Open rotator cuff repair without acromioplasty

J Bone Joint Surg Am. 2005 Jun;87(6):1278-83. doi: 10.2106/JBJS.D.02432.


Background: In most clinical reports on rotator cuff repair, acromioplasty was done as part of the procedure. In this prospective study, we evaluated the hypothesis that rotator cuff repair without acromioplasty would result in a substantial improvement in shoulder comfort and function.

Methods: Ninety-six consecutive primary repairs of full-thickness tears of the rotator cuff were performed through a deltoid-muscle-splitting incision that preserved the integrity of the coracoacromial arch and the deltoid insertion. All patients were invited to participate in a prospective study involving periodic self-assessment of shoulder function with the Simple Shoulder Test and general health status with the Short Form-36 (SF-36) questionnaire, both of which are validated instruments. Sixty-one patients provided follow-up information for at least two years postoperatively, and the average duration of follow-up was five years. Thirty-four of the tears involved the supraspinatus tendon alone; sixteen involved the supraspinatus and infraspinatus tendons; and eleven involved the supraspinatus, infraspinatus, and subscapularis tendons.

Results: The percentage of shoulders that could be used to perform each of the twelve functions on the Simple Shoulder Test was significantly increased postoperatively (p < 0.002). Men and women had different degrees of function preoperatively (p < 0.00000001) and postoperatively (p < 0.001), but the improvement in function was essentially identical for the two genders. The mean improvement in the number of shoulder tests that could be performed was best for the patients with one-tendon tears (4.9 tests), next best for those with two-tendon tears (3.6 tests), and worst for those with three-tendon tears (3.3 tests). SF-36 scores for physical role (p < 0.003) and comfort (p < 0.0001) were significantly improved postoperatively.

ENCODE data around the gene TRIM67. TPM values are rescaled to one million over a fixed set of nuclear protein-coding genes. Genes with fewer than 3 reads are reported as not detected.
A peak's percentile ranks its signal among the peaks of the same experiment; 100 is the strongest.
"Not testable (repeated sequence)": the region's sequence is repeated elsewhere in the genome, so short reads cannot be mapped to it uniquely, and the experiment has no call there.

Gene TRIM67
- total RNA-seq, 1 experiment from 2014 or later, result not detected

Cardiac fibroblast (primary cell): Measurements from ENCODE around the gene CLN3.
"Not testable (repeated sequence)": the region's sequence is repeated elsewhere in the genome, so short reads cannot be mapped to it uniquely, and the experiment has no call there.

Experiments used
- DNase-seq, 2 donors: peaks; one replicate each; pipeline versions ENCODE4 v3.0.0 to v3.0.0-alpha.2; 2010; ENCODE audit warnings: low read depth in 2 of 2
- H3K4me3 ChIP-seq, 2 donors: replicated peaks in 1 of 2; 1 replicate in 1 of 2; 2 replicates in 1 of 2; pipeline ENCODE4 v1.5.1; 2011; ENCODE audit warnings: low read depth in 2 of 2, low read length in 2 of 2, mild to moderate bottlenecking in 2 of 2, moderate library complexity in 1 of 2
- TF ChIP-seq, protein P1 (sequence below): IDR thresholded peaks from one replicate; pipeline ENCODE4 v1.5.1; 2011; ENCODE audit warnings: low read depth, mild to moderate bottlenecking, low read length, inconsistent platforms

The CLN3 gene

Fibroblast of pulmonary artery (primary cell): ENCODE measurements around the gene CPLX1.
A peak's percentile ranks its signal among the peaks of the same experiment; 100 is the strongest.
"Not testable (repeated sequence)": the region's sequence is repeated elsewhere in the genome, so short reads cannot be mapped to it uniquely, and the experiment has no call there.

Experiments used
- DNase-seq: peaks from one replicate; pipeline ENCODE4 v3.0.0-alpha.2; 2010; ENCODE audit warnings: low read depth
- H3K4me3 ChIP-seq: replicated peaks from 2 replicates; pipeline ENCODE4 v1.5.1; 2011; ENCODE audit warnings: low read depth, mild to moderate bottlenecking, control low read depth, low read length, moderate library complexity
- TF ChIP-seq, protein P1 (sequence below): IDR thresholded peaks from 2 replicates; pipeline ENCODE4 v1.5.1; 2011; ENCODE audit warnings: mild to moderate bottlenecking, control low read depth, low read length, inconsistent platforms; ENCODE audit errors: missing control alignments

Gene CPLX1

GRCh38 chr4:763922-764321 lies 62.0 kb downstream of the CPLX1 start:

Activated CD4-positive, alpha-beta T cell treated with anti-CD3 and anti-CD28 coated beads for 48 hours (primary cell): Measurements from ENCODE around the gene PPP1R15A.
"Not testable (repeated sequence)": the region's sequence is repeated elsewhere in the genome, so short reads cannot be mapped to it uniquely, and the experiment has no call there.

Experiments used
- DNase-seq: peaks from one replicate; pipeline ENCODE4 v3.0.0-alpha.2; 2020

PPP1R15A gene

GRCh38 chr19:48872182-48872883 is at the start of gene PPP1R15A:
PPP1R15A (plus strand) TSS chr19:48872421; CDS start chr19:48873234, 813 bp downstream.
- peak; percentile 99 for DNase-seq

Conclusions: Significant improvement in self-assessed shoulder comfort and in each of the twelve shoulder functions was observed after rotator cuff repairs performed without acromioplasty. The technique that we used is very similar to that described by Codman almost seventy years ago.

MeSH terms

  • Acromion / surgery*
  • Adult
  • Aged
  • Female
  • Health Status Indicators
  • Humans
  • Male
  • Middle Aged
  • Orthopedic Procedures / methods*
  • Pain Measurement
  • Prospective Studies
  • Range of Motion, Articular
  • Recovery of Function
  • Rotator Cuff / surgery*
  • Rotator Cuff Injuries*
  • Shoulder Joint / physiopathology